China’s Slowdown May Be Worse Than Official Data Suggest – The Fed

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In the months following the 2008–09 economic crisis, emerging-market economies robustly rebounded. Output in China and India expanded more than 10 percent in 2010, and Brazil’s gross domestic product (GDP) growth of 7.5 percent was its best performance in 25 years. Emerging-market economies retraced their precrisis level of industrial production by 2009, while advanced economies remained below their precrisis levels in 2012 (Chart 1).

But the strong emerging-market rebound—most significantly in China—hasn’t endured. When China’s average GDP growth remained above 9 percent in 2011, hopes rose that a sustained recovery would prop up the world economy amid the European sovereign debt crisis and subpar growth in the U.S. However, China’s economy deteriorated rapidly in 2012, with GDP growth slowing to 8.1 percent in the first quarter from 8.9 percent at year-end 2011. Second quarter GDP growth slid further, to 7.6 percent, the lowest reading since the height of the global financial crisis in early 2009.

Even with the decline, there is speculation that these figures may still understate economic slowing. Economists have long doubted the credibility of Chinese output data. For example, some studies indicate that GDP growth was overstated during the 1998–99 Asian financial crisis, when official figures reported that China’s GDP grew on average 7.7 percent annually. Alternative estimates using economic activity measures such as energy production, air travel and trade data ranged from 2 percent to 5 percent.[1]

The dubious character of the official figures is no secret in China. Senior government officials, including Vice Premier Li Keqiang, dismiss official GDP data as “man-made” and “for reference only” because of political influence, particularly at the local level, on data reporting.[2]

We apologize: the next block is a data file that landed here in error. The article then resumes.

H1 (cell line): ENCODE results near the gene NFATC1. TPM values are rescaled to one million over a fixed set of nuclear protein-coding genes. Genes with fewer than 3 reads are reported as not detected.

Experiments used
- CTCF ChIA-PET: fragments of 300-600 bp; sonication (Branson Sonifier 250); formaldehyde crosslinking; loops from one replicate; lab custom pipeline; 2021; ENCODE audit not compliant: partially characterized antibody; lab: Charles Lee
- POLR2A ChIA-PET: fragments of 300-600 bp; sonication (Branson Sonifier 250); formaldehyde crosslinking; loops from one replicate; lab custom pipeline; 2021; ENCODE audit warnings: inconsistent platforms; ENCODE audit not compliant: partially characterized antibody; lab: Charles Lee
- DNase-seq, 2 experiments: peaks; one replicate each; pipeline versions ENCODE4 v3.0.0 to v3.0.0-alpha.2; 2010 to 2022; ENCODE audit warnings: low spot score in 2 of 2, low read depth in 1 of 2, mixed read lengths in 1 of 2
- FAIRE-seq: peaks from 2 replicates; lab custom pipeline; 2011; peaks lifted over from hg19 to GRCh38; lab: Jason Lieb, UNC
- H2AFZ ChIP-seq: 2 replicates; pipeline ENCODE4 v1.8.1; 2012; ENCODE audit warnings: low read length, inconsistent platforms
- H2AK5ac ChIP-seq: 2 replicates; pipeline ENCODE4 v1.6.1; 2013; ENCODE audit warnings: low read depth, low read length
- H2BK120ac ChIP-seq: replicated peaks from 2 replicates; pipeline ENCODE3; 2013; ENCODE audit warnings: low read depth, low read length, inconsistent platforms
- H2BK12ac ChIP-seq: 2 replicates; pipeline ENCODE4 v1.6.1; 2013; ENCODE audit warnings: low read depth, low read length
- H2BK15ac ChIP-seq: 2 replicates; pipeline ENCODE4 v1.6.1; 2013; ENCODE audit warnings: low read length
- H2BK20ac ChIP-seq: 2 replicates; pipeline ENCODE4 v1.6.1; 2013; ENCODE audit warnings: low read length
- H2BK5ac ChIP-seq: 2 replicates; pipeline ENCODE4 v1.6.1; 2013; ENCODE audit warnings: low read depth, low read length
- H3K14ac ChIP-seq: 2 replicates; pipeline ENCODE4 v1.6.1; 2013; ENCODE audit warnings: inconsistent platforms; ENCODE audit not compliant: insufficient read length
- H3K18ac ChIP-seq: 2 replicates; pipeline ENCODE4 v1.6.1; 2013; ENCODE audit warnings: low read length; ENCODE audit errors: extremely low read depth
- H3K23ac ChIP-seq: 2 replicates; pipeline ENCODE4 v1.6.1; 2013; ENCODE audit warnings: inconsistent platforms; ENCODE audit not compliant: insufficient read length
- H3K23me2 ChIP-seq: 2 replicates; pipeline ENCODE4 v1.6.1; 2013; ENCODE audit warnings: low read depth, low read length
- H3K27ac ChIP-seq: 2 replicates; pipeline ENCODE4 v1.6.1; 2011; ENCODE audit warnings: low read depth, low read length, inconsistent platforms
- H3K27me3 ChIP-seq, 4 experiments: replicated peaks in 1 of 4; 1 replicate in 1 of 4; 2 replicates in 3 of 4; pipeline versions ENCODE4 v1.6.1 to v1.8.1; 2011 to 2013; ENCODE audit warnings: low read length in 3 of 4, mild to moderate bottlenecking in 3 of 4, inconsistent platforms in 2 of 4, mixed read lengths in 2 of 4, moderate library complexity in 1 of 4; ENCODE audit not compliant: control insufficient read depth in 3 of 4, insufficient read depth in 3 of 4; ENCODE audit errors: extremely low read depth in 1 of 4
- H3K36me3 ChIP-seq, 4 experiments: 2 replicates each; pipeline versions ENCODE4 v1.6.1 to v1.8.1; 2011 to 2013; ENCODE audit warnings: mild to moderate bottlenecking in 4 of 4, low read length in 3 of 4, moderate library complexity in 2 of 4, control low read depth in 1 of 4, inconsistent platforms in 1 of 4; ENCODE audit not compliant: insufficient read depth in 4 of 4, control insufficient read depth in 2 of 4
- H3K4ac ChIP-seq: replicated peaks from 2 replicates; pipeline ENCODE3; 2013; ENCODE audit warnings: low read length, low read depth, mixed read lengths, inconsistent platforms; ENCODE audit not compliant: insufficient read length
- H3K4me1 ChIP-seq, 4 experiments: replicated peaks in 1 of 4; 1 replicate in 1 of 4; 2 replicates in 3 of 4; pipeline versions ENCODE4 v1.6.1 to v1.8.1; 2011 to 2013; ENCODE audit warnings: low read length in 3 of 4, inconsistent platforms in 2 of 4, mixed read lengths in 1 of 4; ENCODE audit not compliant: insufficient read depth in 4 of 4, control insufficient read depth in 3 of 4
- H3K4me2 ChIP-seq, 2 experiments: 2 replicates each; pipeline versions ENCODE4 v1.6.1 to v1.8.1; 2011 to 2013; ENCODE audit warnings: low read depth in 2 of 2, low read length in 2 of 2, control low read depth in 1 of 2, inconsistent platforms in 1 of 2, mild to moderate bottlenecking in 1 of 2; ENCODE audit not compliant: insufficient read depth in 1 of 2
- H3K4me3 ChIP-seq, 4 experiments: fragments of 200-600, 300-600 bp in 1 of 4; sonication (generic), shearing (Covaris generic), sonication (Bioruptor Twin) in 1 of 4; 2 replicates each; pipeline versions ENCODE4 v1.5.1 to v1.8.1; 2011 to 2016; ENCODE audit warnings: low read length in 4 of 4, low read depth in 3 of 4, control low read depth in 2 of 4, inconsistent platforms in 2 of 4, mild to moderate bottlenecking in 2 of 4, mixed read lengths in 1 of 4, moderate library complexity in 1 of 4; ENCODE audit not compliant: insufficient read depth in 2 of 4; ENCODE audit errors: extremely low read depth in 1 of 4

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China’s Slowdown May Be Worse Than Official Data Suggest – The Fed

39 views

In the months following the 2008–09 economic crisis, emerging-market economies robustly rebounded. Output in China and India expanded more than 10 percent in 2010, and Brazil’s gross domestic product (GDP) growth of 7.5 percent was its best performance in 25 years. Emerging-market economies retraced their precrisis level of industrial production by 2009, while advanced economies remained below their precrisis levels in 2012 (Chart 1).

But the strong emerging-market rebound—most significantly in China—hasn’t endured. When China’s average GDP growth remained above 9 percent in 2011, hopes rose that a sustained recovery would prop up the world economy amid the European sovereign debt crisis and subpar growth in the U.S. However, China’s economy deteriorated rapidly in 2012, with GDP growth slowing to 8.1 percent in the first quarter from 8.9 percent at year-end 2011. Second quarter GDP growth slid further, to 7.6 percent, the lowest reading since the height of the global financial crisis in early 2009.

Even with the decline, there is speculation that these figures may still understate economic slowing. Economists have long doubted the credibility of Chinese output data. For example, some studies indicate that GDP growth was overstated during the 1998–99 Asian financial crisis, when official figures reported that China’s GDP grew on average 7.7 percent annually. Alternative estimates using economic activity measures such as energy production, air travel and trade data ranged from 2 percent to 5 percent.[1]

The dubious character of the official figures is no secret in China. Senior government officials, including Vice Premier Li Keqiang, dismiss official GDP data as “man-made” and “for reference only” because of political influence, particularly at the local level, on data reporting.[2]

Read the rest here.

Comments are closed.